Chinese money launderers are squeezing out Mexican and Colombian rivals by undercutting them on price by as much as half, U.S. officials said. The Chinese operators have been able to do that because they levy fees on both sides of each transaction. They impose fat commissions as high as 10% on Chinese citizens eager to get money out of China. That allows the Chinese money brokers, in turn, to charge traffickers nominal fees of just a few percentage points. The money launderers still turn a handsome profit while locking in a steady supply of coveted dollars and euros from cartel customers.
DEA agent Im said the Chinese expats had the “systems and the infrastructure” in place not only to launder the drug proceeds but to do it so cheaply that drug cartels receive back “almost 100%” of their dirty money.
Chinese money brokers have also managed to avoid choosing sides in Mexico’s cartel wars, even coordinating money contracts with both the Sinaloa and Jalisco New Generation cartels on the same day, according to a second senior DEA agent, who spoke on condition of anonymity.
Traffickers use other so-called trade-based money laundering schemes to move drug money from China to Mexico, according to the DEA and Mexican government officials. In July, Mexico’s Financial Intelligence Unit, an investigative agency, said publicly that Chinese nationals laundering money for the Jalisco New Generation cartel were using drug proceeds to buy shoes in bulk from China, then reselling them in Mexico to get the gang their cash.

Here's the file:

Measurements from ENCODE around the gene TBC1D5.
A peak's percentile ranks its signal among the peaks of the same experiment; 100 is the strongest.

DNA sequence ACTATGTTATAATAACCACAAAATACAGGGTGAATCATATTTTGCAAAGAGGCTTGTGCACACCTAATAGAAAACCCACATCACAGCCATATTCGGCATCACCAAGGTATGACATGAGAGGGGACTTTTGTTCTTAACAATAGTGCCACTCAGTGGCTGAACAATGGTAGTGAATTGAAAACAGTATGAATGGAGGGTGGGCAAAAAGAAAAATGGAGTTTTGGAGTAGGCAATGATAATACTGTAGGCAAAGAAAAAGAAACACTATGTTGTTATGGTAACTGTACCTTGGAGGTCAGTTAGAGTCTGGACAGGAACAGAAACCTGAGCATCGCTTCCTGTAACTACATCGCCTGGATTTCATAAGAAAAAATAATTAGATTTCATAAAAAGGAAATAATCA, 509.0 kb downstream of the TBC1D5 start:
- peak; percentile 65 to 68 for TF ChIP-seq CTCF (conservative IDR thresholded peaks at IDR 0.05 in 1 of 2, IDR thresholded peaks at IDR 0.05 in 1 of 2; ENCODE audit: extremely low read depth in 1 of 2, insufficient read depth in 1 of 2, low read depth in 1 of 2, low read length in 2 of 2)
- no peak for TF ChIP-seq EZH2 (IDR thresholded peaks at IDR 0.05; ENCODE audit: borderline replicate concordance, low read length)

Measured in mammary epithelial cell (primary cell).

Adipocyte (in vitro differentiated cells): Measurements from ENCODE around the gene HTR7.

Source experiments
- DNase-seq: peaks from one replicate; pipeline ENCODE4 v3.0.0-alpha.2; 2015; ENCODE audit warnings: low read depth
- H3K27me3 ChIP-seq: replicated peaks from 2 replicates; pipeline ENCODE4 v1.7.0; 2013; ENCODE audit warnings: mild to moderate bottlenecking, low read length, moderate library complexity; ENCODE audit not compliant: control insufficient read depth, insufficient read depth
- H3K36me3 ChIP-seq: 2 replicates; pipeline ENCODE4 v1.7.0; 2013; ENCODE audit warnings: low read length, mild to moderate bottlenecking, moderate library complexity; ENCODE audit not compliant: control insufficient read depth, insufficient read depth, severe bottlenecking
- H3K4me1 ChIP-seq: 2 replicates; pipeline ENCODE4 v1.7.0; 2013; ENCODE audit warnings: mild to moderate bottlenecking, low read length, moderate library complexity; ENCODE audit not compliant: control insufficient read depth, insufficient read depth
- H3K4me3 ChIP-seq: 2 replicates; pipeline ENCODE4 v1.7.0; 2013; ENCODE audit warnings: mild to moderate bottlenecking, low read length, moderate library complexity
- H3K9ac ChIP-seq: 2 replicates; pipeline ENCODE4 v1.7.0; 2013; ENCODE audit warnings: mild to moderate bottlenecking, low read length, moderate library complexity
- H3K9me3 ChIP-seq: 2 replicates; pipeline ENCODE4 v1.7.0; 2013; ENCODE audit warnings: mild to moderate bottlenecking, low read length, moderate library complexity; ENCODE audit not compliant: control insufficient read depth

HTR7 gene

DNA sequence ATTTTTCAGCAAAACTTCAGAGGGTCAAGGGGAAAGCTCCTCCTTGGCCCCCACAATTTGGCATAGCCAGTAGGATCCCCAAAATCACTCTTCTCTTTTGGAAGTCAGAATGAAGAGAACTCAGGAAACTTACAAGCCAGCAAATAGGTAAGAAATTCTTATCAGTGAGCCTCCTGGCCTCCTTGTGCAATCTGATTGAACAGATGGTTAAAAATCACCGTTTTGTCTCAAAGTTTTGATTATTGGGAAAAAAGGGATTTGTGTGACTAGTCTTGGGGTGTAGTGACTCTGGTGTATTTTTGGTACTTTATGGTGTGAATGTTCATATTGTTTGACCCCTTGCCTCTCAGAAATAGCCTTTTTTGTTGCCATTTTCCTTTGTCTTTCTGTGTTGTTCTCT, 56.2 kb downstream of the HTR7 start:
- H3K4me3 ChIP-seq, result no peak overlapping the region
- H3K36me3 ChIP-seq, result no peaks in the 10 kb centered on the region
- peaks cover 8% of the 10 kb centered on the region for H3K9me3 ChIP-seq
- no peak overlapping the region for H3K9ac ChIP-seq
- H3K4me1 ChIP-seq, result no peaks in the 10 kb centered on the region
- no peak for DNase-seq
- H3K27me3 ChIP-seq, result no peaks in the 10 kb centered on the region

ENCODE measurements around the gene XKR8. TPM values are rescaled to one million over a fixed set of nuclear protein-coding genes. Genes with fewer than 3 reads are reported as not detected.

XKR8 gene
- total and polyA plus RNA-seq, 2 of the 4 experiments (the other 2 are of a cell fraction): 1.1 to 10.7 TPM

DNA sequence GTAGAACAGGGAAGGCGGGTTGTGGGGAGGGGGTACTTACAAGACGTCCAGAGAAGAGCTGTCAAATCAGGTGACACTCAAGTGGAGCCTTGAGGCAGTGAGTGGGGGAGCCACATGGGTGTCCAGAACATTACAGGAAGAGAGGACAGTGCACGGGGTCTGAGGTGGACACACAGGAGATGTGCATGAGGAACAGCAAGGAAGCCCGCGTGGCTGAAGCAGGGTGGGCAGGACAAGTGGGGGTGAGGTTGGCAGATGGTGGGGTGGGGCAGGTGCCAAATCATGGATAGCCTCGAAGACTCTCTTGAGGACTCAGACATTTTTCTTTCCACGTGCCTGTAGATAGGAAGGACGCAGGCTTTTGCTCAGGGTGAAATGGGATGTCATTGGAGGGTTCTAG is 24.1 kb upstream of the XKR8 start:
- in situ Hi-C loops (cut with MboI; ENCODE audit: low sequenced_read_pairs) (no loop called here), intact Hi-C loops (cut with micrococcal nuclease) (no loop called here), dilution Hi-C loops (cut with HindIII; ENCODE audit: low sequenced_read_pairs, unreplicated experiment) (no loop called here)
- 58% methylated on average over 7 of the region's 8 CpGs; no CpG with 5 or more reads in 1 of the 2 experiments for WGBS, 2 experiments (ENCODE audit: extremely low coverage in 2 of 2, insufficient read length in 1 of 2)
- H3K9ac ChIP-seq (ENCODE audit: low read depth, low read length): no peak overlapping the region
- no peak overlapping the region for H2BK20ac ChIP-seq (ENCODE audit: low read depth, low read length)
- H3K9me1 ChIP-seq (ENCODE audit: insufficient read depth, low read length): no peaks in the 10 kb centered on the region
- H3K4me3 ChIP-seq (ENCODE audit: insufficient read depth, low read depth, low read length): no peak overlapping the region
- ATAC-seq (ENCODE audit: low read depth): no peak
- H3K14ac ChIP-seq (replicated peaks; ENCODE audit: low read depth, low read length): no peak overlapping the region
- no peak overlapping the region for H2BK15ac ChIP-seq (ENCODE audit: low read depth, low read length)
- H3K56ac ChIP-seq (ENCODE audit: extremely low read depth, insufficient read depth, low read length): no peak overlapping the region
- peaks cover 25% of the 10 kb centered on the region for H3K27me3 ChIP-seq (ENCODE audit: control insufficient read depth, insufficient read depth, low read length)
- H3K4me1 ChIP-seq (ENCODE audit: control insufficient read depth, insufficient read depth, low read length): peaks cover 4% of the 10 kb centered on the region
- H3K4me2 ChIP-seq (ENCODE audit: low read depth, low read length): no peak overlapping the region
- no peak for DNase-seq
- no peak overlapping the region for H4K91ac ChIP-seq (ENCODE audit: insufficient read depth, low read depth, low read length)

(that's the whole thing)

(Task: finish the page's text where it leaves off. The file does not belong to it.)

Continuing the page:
Chinese exports to Mexico, including electronics, clothing and other consumer goods, have nearly doubled over the past decade to $83 billion in 2019. The surge has allowed drug cartels and their money launderers to piggyback on this burgeoning trade relationship, authorities said.
In Guadalajara, Pan Emi said e-mail exchanges with her husband’s U.S. lawyers left her optimistic ahead of Gan’s looming sentencing. Prosecutors have asked for a 20-year jail term; Gan’s defense attorneys have argued for no more than two years.
Pan Emi said business was going well in Mexico and she had no desire to return to China. “I hope my husband comes back,” she said.